Rahim x
Nghia Phung

Found objects, readymades, potted plants
Dimensions variable
This collaborative work references ‘stray objects’ that the artists have regularly observed in working class neighbourhoods. In such settings, these seemingly random domestic objects—such as a massage chair, a stationary bicycle, and even a parasol—appear to be abandoned, yet have actually been transformed into makeshift storage, shelter, or resting spaces outside of the home. Their presence in common areas defiantly disrupts the boundaries between public and private, but also possesses a secondary contradiction: their resourceful ‘owners’ must accept that the objects and their functions will always be the subject of surveillance, and may even be cleared away outright without warning. As a result, what might otherwise be a welcome space of respite for a resident or worker is also a precarious space of hostility.

To explore the complex social dynamics of this phenomenon, the artists have constructed a dense landscape of secondhand objects and furniture, uncannily accented with readymades that heighten the theatricality of the original arrangements.

Interview with the artists
Q Curators

This installation was inspired by the objects and scenes one often encounters in liminal public spaces around housing estates. What attracted you to these scenes initially, and what do they represent in the context of this work?

A Khairullah Rahim
In developing this work, we constantly revisited questions such as, “How does rest look like for working class folks? Is rest something everyone can afford? Is rest safe?” Rather than focusing on everyday objects as individual components and the liminal nature of the spaces they inhabit, our work attempts to highlight the inconspicuous hostilities which often loom over resting sites.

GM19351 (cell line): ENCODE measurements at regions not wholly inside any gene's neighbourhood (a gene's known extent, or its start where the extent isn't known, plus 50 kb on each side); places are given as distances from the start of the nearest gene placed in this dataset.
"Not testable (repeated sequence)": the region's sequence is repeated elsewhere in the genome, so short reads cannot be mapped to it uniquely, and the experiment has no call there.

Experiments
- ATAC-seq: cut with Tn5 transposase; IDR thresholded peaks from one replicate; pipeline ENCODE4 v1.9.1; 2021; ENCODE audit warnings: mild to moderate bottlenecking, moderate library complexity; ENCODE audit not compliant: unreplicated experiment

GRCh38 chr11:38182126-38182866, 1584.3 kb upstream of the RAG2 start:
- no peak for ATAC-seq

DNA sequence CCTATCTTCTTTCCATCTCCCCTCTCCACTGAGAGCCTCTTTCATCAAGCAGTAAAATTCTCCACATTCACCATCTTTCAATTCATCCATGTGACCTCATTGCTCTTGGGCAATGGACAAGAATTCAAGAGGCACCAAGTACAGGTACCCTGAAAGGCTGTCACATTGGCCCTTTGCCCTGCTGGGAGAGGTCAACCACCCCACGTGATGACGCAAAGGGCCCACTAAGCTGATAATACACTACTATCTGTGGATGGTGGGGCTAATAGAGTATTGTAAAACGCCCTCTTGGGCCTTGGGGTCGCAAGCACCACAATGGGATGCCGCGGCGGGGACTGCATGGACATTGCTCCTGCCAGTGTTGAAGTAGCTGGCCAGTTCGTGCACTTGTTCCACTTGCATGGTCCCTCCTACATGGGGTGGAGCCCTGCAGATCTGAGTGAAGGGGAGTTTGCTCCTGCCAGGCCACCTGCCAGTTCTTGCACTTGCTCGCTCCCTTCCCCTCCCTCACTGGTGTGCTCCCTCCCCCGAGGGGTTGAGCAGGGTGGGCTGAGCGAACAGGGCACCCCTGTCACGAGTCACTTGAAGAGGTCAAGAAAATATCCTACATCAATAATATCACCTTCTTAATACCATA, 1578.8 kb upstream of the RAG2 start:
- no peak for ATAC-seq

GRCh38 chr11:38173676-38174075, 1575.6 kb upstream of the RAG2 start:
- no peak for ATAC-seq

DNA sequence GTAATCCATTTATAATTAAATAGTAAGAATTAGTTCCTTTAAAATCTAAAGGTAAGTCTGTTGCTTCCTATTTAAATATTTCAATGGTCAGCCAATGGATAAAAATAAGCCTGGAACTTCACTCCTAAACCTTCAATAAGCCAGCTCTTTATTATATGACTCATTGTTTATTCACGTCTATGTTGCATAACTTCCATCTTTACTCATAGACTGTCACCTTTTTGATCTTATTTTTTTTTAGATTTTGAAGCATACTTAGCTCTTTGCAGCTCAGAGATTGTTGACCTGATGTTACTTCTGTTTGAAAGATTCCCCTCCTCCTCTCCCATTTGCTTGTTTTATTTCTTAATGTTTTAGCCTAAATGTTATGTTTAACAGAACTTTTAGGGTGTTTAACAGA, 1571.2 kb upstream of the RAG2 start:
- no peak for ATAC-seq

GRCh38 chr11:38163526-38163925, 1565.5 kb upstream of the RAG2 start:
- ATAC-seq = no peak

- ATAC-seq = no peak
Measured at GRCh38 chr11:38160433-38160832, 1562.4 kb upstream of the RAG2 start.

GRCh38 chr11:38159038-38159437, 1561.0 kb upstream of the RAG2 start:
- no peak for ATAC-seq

From our observations, the cluttering of seemingly abandoned household objects in working class neighbourhoods—outside of the actual residential spaces—are a common sight. But hoarding and clutter is not exclusively an issue for the economically challenged. The rich are familiar with it too, except they can afford to keep it obscured. Clutter is more visible for people like us, because having extra space for shelter and storage is a luxury many of us cannot afford.

Furthermore, these gatherings of stray objects often transform otherwise cold and unutilised (public) spaces into makeshift lounging spots. But at what cost? Concerns over safety hazards and associated risks are just as important and very real. Often unnoticed, our corridors and staircases have become hostile contested spaces kept under constant watch; where you rest and lounge at your own risk.
Q Curators

On the one hand, you’ve placed an importance on being ‘faithful’ to the sensibility of the original scenes—for example, by collecting secondhand objects that people were giving away or selling at low prices. On the other hand, this work also stems from a strong intention to stage; to design this performative version of reality. How do you balance these tensions?

A Nghia Phung